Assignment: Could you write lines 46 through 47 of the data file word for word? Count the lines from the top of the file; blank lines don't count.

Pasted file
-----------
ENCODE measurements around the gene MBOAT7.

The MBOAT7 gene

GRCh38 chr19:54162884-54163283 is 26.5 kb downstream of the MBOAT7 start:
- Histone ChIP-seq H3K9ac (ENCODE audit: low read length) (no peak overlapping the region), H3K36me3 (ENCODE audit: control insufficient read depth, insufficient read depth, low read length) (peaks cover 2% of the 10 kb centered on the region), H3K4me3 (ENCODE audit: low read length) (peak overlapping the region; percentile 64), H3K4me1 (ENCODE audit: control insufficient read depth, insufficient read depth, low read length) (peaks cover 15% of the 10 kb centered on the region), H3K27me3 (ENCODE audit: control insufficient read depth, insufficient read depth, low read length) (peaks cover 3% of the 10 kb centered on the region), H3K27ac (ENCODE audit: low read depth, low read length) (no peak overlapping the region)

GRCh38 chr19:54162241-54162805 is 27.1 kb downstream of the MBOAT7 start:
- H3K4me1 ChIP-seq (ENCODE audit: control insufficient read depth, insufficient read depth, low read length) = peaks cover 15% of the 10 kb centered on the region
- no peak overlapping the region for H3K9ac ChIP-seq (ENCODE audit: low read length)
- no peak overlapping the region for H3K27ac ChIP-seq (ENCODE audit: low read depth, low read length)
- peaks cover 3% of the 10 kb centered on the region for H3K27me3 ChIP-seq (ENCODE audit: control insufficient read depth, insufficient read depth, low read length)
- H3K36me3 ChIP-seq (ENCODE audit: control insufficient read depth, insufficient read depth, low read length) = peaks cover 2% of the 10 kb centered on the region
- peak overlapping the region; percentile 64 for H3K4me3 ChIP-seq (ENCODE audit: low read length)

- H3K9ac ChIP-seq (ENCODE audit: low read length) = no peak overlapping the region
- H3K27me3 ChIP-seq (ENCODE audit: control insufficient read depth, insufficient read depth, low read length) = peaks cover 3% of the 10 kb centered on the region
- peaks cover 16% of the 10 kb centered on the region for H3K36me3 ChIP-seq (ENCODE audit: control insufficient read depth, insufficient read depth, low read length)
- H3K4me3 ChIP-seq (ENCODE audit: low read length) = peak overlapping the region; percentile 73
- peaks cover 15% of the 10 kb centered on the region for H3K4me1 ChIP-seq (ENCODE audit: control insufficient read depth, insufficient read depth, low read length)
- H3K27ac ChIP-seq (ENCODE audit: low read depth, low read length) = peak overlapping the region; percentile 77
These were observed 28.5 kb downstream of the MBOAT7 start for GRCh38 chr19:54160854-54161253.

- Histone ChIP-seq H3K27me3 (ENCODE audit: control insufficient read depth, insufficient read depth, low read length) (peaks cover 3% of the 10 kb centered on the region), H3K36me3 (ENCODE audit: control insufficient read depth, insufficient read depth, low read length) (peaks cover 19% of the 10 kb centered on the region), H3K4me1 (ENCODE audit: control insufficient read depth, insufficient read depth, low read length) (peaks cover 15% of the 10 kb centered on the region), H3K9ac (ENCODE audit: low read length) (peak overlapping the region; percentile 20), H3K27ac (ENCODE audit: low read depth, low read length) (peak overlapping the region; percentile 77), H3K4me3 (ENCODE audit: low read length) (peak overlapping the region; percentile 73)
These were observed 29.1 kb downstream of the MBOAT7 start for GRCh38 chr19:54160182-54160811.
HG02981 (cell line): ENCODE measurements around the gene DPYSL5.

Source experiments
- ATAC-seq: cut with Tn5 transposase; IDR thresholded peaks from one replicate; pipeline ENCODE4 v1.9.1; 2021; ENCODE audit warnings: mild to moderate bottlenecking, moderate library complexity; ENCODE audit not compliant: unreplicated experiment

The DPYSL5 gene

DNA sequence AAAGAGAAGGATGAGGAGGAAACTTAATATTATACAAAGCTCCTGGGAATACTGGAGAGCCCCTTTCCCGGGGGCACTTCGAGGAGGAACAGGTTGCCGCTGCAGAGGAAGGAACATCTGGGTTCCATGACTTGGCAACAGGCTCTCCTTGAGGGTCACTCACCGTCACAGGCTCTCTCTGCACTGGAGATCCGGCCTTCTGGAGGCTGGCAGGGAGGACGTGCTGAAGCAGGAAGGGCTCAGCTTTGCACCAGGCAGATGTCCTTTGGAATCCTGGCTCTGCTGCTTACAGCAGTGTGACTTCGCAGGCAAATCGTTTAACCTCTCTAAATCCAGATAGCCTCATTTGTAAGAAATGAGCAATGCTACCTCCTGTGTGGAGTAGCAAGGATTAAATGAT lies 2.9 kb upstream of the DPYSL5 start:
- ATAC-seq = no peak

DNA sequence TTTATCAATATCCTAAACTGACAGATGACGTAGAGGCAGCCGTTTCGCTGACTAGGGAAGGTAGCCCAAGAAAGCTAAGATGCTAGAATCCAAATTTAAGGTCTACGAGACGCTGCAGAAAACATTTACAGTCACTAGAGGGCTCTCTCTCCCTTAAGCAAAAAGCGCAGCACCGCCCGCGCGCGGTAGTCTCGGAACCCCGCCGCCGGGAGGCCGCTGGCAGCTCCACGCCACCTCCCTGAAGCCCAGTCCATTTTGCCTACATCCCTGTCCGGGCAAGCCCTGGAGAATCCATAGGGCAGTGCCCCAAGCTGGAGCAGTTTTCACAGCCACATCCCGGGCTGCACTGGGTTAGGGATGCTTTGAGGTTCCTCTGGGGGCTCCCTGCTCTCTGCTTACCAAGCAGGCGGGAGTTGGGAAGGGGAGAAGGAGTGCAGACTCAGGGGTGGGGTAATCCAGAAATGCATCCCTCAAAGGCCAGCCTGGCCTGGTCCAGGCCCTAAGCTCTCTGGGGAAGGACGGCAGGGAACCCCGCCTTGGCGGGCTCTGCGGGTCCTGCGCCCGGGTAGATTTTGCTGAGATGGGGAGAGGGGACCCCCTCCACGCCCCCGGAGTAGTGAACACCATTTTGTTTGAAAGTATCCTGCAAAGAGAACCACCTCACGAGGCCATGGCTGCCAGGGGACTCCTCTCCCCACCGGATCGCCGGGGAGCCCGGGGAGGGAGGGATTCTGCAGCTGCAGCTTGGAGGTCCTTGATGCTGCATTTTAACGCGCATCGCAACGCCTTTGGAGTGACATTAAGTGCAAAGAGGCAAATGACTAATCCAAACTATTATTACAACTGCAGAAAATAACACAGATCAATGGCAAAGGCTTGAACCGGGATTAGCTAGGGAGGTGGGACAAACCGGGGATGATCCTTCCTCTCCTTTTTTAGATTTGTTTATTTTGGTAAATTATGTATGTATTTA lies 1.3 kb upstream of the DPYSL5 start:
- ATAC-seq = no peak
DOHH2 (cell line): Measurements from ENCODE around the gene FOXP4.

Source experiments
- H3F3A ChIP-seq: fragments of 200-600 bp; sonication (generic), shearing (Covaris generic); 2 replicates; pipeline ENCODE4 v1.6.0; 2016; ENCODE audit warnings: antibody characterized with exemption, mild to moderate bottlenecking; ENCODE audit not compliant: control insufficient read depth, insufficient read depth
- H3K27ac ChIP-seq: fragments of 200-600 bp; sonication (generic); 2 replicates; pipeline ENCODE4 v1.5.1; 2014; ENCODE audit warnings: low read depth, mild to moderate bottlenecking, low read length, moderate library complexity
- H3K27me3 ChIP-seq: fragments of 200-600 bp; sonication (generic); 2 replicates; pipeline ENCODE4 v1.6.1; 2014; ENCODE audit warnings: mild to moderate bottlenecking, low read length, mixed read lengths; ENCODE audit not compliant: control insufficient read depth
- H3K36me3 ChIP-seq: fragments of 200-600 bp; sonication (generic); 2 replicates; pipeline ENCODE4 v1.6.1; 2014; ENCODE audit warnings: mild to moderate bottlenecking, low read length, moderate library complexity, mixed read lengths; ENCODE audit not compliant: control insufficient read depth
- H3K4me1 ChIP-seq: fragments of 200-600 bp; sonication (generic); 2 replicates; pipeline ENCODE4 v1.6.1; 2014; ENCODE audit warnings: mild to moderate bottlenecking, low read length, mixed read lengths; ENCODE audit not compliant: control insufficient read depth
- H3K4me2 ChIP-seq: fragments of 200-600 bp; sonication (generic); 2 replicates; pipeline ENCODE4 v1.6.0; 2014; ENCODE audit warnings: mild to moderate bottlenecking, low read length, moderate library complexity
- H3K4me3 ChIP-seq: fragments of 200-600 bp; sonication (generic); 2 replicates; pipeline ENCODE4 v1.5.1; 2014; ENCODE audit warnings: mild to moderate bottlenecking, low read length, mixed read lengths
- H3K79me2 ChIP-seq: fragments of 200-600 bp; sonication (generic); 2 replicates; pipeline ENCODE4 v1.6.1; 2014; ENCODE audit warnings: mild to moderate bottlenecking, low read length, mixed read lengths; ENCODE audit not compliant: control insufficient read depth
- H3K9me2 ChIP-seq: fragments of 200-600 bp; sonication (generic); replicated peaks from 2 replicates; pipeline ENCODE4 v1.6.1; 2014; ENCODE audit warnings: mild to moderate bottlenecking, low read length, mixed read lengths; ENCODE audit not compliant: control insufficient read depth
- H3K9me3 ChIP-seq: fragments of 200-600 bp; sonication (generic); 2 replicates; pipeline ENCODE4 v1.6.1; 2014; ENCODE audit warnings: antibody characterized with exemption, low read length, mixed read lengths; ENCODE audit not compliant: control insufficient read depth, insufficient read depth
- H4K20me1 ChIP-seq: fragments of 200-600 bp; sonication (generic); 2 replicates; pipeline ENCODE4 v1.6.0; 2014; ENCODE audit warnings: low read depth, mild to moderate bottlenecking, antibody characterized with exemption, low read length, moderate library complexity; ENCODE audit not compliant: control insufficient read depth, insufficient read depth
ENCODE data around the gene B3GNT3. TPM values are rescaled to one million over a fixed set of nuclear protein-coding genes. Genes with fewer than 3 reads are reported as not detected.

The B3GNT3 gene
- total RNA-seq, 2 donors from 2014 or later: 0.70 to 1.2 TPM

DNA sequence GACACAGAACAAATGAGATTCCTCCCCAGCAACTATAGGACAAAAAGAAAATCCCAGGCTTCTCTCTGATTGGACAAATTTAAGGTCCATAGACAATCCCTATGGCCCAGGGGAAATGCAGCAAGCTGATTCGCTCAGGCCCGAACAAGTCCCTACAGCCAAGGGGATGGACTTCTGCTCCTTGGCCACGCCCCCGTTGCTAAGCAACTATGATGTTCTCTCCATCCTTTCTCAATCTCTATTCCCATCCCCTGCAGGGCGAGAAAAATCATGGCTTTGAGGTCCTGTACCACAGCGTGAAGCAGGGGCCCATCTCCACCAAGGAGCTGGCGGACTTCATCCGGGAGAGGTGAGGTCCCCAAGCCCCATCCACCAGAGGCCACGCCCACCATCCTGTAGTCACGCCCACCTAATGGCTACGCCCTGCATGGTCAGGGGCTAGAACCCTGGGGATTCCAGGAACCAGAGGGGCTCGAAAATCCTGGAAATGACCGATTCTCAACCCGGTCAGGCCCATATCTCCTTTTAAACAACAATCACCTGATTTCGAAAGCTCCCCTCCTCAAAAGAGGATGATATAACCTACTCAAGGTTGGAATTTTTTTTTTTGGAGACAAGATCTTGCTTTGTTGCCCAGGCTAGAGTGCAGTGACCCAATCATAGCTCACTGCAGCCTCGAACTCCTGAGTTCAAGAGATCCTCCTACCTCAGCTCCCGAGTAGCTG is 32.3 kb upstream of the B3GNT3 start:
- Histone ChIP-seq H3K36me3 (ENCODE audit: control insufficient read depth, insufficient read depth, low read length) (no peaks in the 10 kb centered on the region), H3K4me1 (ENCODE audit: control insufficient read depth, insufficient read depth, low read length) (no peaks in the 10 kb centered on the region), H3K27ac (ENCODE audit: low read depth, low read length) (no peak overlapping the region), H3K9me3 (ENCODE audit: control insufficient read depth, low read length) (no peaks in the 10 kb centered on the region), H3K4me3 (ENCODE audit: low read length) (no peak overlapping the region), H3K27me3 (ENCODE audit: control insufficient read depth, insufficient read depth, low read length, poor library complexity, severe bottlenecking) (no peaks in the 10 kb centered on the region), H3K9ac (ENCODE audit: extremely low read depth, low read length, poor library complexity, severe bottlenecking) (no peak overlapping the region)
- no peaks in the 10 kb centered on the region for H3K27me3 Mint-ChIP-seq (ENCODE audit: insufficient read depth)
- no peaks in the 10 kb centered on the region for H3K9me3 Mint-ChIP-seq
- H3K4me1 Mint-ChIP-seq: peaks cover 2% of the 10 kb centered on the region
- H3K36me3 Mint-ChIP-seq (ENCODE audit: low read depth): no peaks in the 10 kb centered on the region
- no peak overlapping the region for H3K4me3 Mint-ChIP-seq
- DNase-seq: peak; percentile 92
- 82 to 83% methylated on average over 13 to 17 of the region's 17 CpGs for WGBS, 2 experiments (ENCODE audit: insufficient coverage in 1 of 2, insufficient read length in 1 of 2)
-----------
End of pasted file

- Histone ChIP-seq H3K36me3 (ENCODE audit: control insufficient read depth, insufficient read depth, low read length) (no peaks in the 10 kb centered on the region), H3K4me1 (ENCODE audit: control insufficient read depth, insufficient read depth, low read length) (no peaks in the 10 kb centered on the region), H3K27ac (ENCODE audit: low read depth, low read length) (no peak overlapping the region), H3K9me3 (ENCODE audit: control insufficient read depth, low read length) (no peaks in the 10 kb centered on the region), H3K4me3 (ENCODE audit: low read length) (no peak overlapping the region), H3K27me3 (ENCODE audit: control insufficient read depth, insufficient read depth, low read length, poor library complexity, severe bottlenecking) (no peaks in the 10 kb centered on the region), H3K9ac (ENCODE audit: extremely low read depth, low read length, poor library complexity, severe bottlenecking) (no peak overlapping the region)
- no peaks in the 10 kb centered on the region for H3K27me3 Mint-ChIP-seq (ENCODE audit: insufficient read depth)